In 1916, when Palm Beach County had only 18,000 residents and Military Trail would have been considered “out of town,” it spent $135,000 — some $2.8 million in today’s dollars — to build its first courthouse, a 38,400-square-foot, three-story neoclassical structure that housed both courts and county offices. A 1927 expansion doubled the size of the complex.
By 1967, the post-war boom had expanded the county’s population. A study recommended a new courthouse. Instead, the county opted to expand. It tore down the courthouse’s iconic columns and plastered a “wraparound” that was finished in 1972, which created a 232,150-square-foot box. With more and more growth, the courthouse continued to groan under its added burden. A new complex opened in 1995.
But what to do with the old building?
As is often the case in a community with few roots, many endorsed just tearing down the monstrosity. Others begged to save it. In 2002, the county commission opted for the latter.
Over the next several years, workers painstakingly salvaged limestone, granite, marble wainscot, windows and mosaic floor tiles; even doorknobs. The original columns and capitals from both the 1916 courthouse and 1927 addition — 20 in all — had been moved to nearby Hillcrest Cemetery, in hopes that the courthouse would one day be restored. Stone carvers and masons hoisted the massive — up to 3 tons — columns back into place.
On March 15, 2008, the original courthouse, restored for $18.9 million, opened as the Richard and Pat Johnson Palm Beach County History Museum and home to the Historical Society of Palm Beach County.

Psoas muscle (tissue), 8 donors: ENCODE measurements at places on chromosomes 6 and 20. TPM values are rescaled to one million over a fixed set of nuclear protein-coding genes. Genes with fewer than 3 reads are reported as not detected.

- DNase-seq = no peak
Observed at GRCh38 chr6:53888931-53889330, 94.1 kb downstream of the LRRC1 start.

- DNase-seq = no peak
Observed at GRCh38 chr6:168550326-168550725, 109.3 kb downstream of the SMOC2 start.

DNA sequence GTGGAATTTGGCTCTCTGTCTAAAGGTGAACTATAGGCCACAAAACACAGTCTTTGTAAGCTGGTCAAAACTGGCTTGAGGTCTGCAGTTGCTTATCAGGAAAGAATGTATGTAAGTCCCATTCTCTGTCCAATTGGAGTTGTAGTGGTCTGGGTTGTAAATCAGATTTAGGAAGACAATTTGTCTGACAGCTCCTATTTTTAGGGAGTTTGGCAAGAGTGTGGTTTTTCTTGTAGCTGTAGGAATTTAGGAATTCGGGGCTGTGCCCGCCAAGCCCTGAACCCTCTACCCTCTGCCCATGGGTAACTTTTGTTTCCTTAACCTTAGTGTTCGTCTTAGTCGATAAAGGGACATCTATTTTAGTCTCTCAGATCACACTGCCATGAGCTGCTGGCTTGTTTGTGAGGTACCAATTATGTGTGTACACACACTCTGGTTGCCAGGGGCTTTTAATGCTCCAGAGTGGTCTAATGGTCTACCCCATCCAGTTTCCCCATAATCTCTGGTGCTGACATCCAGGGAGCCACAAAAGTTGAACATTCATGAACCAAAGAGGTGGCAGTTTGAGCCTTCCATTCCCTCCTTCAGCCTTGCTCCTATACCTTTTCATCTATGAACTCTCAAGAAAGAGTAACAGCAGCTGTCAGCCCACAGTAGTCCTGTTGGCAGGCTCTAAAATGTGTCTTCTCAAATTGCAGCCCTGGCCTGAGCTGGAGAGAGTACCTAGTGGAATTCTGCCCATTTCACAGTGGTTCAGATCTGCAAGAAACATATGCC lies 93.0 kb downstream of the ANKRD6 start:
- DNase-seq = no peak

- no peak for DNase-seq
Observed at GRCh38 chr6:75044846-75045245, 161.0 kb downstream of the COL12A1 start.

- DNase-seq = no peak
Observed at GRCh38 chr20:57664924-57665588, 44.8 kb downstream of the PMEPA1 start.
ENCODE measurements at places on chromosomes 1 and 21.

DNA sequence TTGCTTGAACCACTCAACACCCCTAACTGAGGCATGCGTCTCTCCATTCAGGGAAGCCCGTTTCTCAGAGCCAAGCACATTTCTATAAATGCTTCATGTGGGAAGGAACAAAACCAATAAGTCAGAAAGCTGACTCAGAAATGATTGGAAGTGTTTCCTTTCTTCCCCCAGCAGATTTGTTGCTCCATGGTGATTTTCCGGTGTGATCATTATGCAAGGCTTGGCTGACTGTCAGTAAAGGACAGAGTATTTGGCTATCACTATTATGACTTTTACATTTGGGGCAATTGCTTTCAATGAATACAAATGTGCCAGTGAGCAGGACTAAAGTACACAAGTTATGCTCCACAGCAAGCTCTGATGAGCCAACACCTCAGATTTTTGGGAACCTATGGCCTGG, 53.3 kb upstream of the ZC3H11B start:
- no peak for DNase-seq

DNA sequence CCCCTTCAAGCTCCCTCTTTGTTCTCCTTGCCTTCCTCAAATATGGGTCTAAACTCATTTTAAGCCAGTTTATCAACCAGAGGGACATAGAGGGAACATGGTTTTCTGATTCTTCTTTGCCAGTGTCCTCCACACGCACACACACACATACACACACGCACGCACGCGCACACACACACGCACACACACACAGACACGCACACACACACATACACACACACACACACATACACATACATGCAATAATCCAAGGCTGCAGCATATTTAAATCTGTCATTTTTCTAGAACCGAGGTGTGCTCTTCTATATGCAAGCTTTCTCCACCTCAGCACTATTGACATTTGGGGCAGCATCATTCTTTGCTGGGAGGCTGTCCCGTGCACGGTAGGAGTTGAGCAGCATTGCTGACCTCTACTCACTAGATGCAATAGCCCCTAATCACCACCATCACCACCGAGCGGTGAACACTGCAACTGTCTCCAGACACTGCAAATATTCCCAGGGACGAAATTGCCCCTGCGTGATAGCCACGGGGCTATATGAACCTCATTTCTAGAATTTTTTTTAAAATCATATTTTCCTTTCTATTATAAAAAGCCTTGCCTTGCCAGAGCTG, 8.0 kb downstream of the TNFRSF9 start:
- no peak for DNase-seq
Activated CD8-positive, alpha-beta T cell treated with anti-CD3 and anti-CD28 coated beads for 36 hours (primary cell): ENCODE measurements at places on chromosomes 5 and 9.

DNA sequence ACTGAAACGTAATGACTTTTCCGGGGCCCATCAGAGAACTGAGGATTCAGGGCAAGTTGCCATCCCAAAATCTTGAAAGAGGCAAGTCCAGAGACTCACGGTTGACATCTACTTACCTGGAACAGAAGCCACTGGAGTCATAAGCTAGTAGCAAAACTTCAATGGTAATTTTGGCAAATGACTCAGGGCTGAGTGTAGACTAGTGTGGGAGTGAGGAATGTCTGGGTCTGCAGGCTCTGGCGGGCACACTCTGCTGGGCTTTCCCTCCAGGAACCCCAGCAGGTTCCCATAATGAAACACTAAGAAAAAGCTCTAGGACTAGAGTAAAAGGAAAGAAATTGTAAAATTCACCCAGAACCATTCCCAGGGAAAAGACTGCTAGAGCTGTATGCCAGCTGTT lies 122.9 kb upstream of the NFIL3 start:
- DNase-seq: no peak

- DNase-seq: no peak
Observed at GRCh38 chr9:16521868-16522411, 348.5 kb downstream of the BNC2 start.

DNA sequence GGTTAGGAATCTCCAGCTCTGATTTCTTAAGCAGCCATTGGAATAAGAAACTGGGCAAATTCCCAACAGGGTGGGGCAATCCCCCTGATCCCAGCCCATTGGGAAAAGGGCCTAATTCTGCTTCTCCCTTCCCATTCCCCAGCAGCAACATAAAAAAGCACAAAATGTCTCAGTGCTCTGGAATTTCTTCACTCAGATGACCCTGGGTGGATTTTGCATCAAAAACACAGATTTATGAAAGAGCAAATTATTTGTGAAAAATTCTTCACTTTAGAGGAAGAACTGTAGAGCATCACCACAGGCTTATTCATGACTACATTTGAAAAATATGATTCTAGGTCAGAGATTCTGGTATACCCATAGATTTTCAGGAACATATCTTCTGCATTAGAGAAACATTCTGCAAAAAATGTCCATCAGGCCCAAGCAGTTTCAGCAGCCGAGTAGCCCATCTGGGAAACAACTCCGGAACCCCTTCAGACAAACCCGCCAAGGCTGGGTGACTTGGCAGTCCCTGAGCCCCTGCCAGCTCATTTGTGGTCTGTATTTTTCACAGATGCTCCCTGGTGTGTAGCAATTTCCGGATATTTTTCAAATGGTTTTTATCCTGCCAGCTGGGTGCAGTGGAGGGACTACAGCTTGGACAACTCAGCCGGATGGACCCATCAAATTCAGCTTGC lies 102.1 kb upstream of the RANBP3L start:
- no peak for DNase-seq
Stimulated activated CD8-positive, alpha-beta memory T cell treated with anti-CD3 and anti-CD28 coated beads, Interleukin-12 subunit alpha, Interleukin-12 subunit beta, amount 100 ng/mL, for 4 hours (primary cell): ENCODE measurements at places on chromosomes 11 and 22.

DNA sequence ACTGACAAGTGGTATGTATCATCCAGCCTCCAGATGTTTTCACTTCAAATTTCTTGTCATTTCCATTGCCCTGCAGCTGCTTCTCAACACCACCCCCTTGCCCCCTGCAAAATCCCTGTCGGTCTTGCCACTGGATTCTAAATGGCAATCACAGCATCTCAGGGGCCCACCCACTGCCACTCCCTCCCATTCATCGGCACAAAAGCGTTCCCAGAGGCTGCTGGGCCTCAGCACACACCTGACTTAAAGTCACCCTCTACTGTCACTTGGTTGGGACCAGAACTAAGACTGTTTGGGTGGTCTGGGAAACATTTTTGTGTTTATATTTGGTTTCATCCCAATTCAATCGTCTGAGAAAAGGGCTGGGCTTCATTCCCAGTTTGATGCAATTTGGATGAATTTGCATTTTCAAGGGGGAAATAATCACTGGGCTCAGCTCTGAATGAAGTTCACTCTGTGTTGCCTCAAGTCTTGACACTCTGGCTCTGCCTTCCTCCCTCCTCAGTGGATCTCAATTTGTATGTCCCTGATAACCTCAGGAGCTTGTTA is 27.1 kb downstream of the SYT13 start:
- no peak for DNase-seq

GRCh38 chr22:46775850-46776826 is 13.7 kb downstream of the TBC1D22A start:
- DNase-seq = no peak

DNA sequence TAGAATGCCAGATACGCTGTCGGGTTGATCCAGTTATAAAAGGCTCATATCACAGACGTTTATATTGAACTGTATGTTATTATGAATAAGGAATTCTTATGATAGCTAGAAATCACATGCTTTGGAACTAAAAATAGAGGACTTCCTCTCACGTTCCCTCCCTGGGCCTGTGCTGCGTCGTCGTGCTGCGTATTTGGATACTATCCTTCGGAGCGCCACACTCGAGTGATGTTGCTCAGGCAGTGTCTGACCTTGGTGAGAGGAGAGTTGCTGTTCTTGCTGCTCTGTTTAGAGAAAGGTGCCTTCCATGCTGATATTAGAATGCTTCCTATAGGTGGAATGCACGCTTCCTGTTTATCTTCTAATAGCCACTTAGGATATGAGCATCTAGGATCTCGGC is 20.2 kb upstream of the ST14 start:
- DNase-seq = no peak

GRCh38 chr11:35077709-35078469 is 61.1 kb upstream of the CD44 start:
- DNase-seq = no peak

In the museum’s first year, it hosted 15,665 visitors. The 3,500-square-foot complex tells the story of Palm Beach County. The museum’s collection includes 3,000-year-old spearheads,fine hotel china, dioramas and a replica of a pioneer house.
The restored, historic 1916 courthouse in downtown West Palm Beach serves as the home for the Richard and Pat Johnson Palm Beach County History Museum and the offices of the Historical Society of Palm Beach County. (C.J. Walker/The Palm Beach Post 2008)
The courthouse in 1916. (Palm Beach Post file photo)
Construction crew at the Palm Beach County courthouse, circa 1917. (Photo courtesy of the Historical Society of Palm Beach County)
The Palm Beach Post published a photo timeline of the courthouse restoration on March 13, 2008. Click on the images below to view larger versions.
Tags: building, museums, West Palm Beach